Zephyr Elf – aka Kasey Hilder – scars and cuts her body for art’s sake. “Art, self-expression – for me, having a malleable appearance is really integral to my cultural identity,” she said. “Being a chameleon is a lot of fun.” The Adelaide student and alternative model began modifying her body with a nose piercing at 16.  Since then, Zephyr, now 21, has had her tongue split, her ears surgically pointed, undergone 90 piercings, acquired 14 tattoos and is currently planning a scarification design for her leg.

Evidently a sterile room at a professional studio is now considered a “backyard”.  I think what upsets me the most is that they’re lumping together highly respected modification artists with people who are ill informed and performing modifications on themselves.  Knowing who this mysterious Canadian is, I know for certain that he takes all possible precautions and stays in touch with his clients even while not in the country.  A far cry from cutting someone open and leaving them to fend for themselves.  Of course, making wild accusations and using biased language is a sign of good reporting right?

Well, that’s it for the news this week.  As always, if you find a story you think should be included in the news updates, feel free to send them to me via this link, or by e-mail:  [email protected].

One last thing.  If you are as opposed to this “tattoo school” as we are, get involved.  Contact TLC and let them know just how bad an idea this is. &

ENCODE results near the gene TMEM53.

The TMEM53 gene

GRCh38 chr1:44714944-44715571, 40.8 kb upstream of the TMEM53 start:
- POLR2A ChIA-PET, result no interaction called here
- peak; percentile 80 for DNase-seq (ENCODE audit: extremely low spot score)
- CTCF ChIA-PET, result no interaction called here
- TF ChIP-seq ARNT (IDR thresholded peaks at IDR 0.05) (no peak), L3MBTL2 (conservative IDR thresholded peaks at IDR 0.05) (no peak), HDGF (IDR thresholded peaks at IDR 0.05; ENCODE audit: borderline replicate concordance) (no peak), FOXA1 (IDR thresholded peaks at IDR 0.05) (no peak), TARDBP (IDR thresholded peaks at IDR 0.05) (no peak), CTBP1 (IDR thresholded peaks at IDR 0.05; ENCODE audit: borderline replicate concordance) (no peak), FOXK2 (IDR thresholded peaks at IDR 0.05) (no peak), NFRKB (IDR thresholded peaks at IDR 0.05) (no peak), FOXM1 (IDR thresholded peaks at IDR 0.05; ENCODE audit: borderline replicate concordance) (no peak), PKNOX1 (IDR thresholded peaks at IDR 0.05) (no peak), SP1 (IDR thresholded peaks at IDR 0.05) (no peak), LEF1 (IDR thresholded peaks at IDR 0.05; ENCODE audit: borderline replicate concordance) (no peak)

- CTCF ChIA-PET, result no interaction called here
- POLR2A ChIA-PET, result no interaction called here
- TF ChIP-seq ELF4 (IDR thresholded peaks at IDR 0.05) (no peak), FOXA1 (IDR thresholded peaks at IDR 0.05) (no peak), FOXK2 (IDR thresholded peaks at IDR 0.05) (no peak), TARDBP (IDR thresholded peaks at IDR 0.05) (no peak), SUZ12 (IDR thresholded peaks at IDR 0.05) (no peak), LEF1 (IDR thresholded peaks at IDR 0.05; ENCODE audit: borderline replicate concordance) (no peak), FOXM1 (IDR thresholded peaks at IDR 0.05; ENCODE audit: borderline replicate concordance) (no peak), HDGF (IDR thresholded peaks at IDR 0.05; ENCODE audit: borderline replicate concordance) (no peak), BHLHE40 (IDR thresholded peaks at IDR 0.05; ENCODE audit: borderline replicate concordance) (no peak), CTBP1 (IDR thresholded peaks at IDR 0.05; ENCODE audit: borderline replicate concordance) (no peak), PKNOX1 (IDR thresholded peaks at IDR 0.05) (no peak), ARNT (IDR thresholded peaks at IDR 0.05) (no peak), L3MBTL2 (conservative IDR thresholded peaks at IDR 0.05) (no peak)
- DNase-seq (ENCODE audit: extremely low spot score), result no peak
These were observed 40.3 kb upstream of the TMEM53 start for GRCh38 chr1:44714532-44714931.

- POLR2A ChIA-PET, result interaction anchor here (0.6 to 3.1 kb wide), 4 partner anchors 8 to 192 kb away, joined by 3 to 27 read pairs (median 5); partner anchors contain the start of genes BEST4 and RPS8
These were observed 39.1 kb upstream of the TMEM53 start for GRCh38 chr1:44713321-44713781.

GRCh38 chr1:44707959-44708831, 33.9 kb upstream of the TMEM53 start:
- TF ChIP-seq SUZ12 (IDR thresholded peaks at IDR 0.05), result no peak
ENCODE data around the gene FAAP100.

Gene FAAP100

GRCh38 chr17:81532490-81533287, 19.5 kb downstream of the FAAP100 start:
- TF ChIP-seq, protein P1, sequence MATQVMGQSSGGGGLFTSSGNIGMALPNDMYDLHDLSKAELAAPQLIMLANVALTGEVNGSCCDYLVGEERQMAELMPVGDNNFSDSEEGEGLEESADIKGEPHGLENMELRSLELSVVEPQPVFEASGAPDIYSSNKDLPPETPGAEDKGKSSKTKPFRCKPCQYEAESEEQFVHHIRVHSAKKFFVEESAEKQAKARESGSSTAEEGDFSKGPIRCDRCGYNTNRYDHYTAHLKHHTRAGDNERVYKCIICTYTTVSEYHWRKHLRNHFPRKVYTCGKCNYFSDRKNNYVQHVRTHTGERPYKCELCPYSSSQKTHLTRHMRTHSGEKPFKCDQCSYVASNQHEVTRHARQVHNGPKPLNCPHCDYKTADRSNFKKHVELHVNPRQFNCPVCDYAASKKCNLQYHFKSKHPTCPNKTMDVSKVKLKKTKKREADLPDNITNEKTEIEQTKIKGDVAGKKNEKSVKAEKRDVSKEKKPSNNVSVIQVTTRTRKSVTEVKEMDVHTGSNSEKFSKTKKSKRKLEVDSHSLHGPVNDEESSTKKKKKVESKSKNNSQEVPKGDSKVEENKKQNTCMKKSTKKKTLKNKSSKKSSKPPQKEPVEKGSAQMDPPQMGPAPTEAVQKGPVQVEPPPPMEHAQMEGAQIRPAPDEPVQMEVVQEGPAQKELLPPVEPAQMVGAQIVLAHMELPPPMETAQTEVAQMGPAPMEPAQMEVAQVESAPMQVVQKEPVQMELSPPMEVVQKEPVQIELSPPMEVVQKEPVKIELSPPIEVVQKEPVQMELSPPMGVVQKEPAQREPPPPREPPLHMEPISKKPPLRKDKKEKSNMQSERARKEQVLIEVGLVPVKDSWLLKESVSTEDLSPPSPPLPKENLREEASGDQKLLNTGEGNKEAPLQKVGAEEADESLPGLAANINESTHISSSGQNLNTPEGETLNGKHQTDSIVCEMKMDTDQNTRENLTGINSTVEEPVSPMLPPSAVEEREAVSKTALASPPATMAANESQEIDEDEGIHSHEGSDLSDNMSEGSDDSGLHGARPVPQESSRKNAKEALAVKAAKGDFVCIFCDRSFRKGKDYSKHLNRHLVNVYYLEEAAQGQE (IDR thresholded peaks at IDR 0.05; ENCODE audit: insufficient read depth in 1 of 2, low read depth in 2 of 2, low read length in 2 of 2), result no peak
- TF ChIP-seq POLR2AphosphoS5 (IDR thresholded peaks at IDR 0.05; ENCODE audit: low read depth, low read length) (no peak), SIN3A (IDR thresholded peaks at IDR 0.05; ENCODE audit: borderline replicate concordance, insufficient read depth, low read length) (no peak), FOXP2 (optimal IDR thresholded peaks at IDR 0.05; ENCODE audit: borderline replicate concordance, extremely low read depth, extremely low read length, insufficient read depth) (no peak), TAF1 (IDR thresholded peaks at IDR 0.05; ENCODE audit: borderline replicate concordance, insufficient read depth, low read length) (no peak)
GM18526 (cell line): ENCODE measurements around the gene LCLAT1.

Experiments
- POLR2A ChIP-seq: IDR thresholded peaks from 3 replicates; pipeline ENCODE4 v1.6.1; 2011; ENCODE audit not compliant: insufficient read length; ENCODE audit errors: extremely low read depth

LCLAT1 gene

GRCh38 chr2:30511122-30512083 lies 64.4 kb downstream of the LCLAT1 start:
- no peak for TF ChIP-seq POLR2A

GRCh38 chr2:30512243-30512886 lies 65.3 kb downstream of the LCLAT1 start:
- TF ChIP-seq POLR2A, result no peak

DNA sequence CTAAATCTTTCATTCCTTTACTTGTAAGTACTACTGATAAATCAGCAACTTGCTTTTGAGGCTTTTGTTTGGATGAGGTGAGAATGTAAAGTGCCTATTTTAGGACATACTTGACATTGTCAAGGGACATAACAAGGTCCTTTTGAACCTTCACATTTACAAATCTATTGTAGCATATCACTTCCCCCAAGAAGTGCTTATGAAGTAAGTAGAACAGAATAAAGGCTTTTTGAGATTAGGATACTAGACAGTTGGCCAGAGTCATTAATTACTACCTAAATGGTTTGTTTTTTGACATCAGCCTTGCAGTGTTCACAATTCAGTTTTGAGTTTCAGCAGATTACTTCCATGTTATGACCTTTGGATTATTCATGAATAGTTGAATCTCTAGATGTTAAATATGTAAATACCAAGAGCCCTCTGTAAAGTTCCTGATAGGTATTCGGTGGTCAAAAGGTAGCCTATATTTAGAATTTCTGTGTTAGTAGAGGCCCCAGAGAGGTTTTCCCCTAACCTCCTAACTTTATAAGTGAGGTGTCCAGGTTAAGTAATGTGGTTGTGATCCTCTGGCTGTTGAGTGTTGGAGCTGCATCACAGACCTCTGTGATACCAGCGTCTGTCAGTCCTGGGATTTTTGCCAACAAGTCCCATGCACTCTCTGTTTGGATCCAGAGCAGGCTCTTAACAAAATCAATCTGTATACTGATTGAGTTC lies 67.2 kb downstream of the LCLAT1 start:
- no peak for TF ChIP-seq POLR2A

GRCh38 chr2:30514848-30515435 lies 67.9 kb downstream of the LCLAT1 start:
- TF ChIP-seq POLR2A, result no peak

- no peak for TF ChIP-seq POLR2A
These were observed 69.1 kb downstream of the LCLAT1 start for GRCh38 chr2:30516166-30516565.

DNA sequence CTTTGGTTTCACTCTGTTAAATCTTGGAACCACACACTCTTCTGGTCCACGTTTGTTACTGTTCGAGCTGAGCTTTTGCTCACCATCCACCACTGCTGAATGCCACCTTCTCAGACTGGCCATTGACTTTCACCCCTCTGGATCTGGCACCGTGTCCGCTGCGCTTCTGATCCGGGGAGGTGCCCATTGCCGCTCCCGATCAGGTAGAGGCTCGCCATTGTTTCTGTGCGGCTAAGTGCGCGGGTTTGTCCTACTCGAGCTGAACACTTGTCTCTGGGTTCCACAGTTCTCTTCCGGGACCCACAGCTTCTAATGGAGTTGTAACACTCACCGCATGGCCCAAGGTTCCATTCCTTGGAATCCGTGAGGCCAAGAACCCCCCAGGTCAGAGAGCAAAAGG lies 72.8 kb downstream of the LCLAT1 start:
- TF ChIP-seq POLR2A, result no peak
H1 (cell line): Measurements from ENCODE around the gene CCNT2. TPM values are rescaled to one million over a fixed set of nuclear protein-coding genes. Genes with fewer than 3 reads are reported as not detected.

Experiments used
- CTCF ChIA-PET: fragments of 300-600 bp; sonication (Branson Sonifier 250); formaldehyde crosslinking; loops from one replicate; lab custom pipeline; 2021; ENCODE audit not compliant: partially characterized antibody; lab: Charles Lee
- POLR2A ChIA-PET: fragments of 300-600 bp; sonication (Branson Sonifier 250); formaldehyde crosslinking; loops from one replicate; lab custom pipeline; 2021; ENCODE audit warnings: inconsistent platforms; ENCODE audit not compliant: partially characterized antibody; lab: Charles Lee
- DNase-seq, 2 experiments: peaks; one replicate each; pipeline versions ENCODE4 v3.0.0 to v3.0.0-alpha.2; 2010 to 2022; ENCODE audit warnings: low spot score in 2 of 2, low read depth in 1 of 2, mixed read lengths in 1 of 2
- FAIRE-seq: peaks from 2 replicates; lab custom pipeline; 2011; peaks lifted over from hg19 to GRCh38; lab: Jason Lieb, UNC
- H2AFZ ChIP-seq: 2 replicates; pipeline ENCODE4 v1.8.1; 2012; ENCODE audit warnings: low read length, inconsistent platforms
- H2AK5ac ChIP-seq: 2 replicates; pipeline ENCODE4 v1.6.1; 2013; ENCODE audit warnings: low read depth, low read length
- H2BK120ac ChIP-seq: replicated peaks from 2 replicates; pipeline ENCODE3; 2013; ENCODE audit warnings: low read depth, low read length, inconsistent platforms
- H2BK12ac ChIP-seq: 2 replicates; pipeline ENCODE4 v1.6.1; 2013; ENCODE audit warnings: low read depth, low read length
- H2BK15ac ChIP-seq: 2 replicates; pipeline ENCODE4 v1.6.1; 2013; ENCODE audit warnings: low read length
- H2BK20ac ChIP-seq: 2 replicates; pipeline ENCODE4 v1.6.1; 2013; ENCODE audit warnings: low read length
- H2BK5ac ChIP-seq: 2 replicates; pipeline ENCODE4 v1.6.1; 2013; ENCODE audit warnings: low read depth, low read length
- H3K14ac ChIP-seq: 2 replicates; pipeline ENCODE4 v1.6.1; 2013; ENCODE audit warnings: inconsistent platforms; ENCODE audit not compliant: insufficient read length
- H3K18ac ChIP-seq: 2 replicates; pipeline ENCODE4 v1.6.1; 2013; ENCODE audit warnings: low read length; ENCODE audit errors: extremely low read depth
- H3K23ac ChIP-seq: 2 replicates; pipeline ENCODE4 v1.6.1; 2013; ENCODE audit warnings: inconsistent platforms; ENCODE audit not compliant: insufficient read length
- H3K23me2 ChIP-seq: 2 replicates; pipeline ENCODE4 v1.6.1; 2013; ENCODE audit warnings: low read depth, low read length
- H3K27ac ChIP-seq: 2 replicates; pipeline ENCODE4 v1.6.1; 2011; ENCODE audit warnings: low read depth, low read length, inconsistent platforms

32 thoughts on “ModBlog News of the Week: July 9th, 2011

  1. I know that Zephyr herself was really upset about how the article was written and how she was mislead. You’d think journalists would have a little more decency and professionalism when writing articles…. oh wait.

  2. The TLC story, and the one about the woman being kicked out of the bar/club for being tattooed really infuriate me. I don’t want to go into all of it here because that’s not necessary, but as far as TLC goes, they make their money on pandering to idiots and drama-seekers, anyone remember when they used to be The Learning Channel? For the tattooed woman getting kicked out of the bar/club, that’s incredibly discriminatory and eventually he’ll have NO customers at all, seeing as tattoos are getting more and more popular and it’s hard to find people who don’t have at least one small tattoo anymore. Jerk.